TPL Presents Volunteer Conservation Award (NH)
Portsmouth, NH, 4/6/2007: The Trust for Public Land (TPL), a national nonprofit conservation organization, announced that it has awarded the Annette and Kingsbury Browne Volunteer Conservationist of the Year honor to Irvin “Buzz” Caverly of Corinth, Maine. Caverly played a leadership role in the campaign to add Katahdin Lake to Baxter State Park.
Governor John Baldacci said, “Buzz deserves this award and a dozen more just like it. During our work to preserve Katahdin Lake, he was pivotal in moving the project forward. Without his leadership and devotion, we wouldn’t have been able to protect this vital natural resource and fulfill Governor Baxter’s vision.”
In January 2006, Governor John Baldacci, TPL, and the Maine Department of Conservation announced an opportunity for the state to purchase 6,000 acres surrounding Katahdin Lake, at the foot of Mount Katahdin. This area had been part of former Governor Percival P. Baxter’s original vision for Baxter State Park, but he was unable to acquire the lake in his lifetime. When the property finally became available for purchase, the project partners had only a year to raise the necessary $14 million to complete the deal.
Kingsbury Browne (1922-2005) was a long-time supporter and advisor to TPL in New England. He was a mentor, counselor and advocate for land conservation, not only in the region, but nationally. Throughout all of his efforts on behalf of open space preservation, Kingsbury enjoyed the enthusiastic support of his wife, Annette, who survives him today and resides in Kennebunkport, Maine. After Browne’s death in November 2005, TPL worked with Annette to establish the award, intended to honor a TPL volunteer who shares their enthusiasm and commitment to land conservation in the New England region.
As Co-Chair of the fundraising campaign with Governor Baldacci, Buzz Caverly logged over 2,000 miles on his truck and led 22 separate groups of potential donors on the 7-mile roundtrip hike to Katahdin Lake from April through November 2006. He sent out fundraising appeals, attended numerous meetings, wrote letters to the editor, and made 15 trips to the State House in Augusta to help win legislative approval for the project.
TPL Regional Director Whitney Hatch said, “Buzz’s love of Katahdin and his devotion to the task of adding Katahdin Lake to the park was an inspiration, both to those of us working with him and to those he asked to contribute to the campaign. Buzz seemed to take as much satisfaction from sharing his love of the lake as he did in completing the project, finding joy in sharing that magical lake, its view, and its peacefulness with each person he took there. Buzz is a conservation hero, not only because he got the job done for Katahdin Lake, but also because he inspired so many people to share in this amazing project.” Hatch noted that over 1,000 donors gave to the Katahdin Lake campaign.
Will Rogers, the national president of TPL, attended the awards dinner in Portsmouth yesterday. Rogers said, “Protection of Katahdin Lake is one of the most significant projects TPL has supported. We are humbled and impressed by the difference Buzz Caverly made in a conservation project of this scale. He is richly deserving of this award.”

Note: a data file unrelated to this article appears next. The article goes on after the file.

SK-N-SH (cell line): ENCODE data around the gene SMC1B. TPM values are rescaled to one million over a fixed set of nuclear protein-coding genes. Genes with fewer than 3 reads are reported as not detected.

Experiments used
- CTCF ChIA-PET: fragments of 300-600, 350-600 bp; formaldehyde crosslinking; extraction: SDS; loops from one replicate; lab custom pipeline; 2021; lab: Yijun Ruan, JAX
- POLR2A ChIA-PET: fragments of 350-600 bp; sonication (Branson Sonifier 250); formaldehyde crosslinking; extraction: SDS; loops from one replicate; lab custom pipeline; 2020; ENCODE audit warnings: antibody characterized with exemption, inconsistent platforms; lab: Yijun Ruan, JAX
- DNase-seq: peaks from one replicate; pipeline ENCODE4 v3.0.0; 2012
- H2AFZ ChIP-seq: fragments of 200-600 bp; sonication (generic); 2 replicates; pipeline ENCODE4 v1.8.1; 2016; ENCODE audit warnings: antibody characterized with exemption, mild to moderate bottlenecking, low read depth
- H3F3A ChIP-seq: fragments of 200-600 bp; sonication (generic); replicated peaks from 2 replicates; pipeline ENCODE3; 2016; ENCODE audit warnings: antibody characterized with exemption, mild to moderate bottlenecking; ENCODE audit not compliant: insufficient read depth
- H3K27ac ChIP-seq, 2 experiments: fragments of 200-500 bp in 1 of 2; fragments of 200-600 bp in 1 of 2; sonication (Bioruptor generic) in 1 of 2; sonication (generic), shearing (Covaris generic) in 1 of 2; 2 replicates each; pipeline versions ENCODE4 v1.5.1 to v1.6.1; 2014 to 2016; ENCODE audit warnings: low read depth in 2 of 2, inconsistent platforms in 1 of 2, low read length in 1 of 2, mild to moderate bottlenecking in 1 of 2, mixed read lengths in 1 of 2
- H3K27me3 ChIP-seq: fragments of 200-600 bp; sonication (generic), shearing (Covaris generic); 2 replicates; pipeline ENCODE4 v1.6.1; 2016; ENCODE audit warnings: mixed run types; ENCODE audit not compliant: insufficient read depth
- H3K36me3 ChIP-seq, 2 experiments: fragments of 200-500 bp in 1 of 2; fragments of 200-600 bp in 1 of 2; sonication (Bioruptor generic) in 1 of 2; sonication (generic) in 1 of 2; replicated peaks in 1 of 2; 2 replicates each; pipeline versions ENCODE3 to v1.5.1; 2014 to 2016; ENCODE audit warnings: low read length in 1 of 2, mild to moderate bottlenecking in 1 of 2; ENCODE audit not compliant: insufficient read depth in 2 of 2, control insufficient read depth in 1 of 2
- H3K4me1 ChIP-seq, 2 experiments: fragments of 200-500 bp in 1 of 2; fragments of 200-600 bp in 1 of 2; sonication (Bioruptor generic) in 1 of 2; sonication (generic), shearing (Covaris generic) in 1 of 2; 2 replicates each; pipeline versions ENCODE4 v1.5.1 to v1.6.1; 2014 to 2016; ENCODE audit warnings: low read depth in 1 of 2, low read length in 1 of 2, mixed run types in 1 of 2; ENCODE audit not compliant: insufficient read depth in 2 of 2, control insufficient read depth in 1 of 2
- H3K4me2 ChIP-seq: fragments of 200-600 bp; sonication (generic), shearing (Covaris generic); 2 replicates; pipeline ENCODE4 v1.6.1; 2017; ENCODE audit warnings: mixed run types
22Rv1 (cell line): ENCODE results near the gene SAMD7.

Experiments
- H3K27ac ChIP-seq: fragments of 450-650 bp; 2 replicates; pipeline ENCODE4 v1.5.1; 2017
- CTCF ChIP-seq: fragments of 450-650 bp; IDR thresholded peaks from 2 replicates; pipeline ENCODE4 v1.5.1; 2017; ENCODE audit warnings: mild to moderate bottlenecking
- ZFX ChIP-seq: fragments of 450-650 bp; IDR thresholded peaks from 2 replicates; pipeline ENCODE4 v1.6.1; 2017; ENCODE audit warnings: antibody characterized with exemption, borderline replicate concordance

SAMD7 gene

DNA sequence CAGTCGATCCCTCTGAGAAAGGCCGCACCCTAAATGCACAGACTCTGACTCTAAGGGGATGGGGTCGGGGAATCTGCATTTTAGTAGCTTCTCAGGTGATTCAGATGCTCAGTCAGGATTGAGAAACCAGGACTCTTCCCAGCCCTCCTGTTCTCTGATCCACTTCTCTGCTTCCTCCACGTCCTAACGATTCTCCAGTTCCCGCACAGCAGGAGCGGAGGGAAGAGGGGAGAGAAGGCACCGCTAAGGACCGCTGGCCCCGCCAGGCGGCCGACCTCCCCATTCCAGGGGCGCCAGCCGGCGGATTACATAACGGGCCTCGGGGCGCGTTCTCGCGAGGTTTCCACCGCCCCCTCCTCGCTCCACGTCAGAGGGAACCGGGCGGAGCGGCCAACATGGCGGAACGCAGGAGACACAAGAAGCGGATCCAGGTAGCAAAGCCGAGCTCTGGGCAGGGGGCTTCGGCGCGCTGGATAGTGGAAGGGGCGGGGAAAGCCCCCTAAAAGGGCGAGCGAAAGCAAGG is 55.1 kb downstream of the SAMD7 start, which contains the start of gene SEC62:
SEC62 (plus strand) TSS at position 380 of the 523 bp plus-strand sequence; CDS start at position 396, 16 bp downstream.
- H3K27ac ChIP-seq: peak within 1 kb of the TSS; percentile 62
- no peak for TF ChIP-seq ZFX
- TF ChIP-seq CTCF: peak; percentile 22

Caverly, who worked for Baxter State Park for 46 years and who retired as its superintendent in 2005, commented at the project’s completion in December that, “The purchase of the Katahdin Lake lands is the most extraordinary event in park history since1962, when Governor Baxter purchased his last 7,000 acres to bring the size of the park to over 200,000 acres. Today, the final chapter of this book has been written, for his goal of 1921 has been achieved. This old ranger of 46 years is one happy camper.”
Two runners-up were also recognized yesterday: Ann McLane Kuster, who organized an effort in Hopkinton, NH to conserve the Dimond Hill Farm; and Marvin Schutt of Niantic, CT, who leads a volunteer organization working to create a nature preserve in the Oswegatchie Hills of East Lyme.
Kingsbury Browne was an attorney and influential conservationist who inspired the founding of the Land Trust Alliance. The Alliance is dedicated to preserving open space, and provides expert assistance and resources to more than 1,500 local and regional land trusts around the country. Browne served for many years as general counsel to the Alliance. A native of Brookline, MA, Browne retired as a partner at the Boston law firm of Hill & Barlow in 1991, and moved to Kennebunkport, Maine.
Annette Browne, a successful businesswoman and participant in philanthropic activities for many years in Boston, accompanied her husband on visits that took them to many of the newly formed land trust alliance organizations around the country. On many occasions, she supported Kingsbury’s open space preservation efforts, including welcoming a constant stream of visitors interested in discussing the open space preservation movement with Kingsbury at the Browne households in Brookline and Kennebunkport.
The Trust for Public Land is a national non-profit organization dedicated to conserving land for people to enjoy as parks, gardens, and natural areas, ensuring livable communities for generations to come. Since its founding in 1972, TPL has helped protect more than 2 million acres of land in 46 states, including more than 330,000 acres in New England and 95,000 acres in Maine. TPL depends on the support and generosity of individuals, foundations, and businesses to achieve our land for people mission. For more information, visit www.tpl.org.